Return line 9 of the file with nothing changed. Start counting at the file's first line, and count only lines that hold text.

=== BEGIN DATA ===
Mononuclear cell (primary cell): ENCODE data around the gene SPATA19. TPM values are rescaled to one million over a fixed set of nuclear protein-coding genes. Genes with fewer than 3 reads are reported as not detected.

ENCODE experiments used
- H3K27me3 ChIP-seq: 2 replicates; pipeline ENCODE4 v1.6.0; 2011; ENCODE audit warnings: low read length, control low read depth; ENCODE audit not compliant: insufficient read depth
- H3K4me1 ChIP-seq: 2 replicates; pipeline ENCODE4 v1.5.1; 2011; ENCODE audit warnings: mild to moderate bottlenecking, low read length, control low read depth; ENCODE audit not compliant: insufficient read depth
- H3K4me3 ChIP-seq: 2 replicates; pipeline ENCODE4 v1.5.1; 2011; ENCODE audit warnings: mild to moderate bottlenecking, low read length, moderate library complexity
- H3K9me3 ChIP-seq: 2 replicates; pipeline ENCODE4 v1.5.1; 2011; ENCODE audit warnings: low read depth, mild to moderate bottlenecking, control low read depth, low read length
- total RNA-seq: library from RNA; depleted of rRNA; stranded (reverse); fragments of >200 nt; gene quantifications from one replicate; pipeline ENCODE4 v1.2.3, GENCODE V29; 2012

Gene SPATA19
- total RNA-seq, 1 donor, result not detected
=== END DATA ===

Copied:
- total RNA-seq, 1 donor, result not detected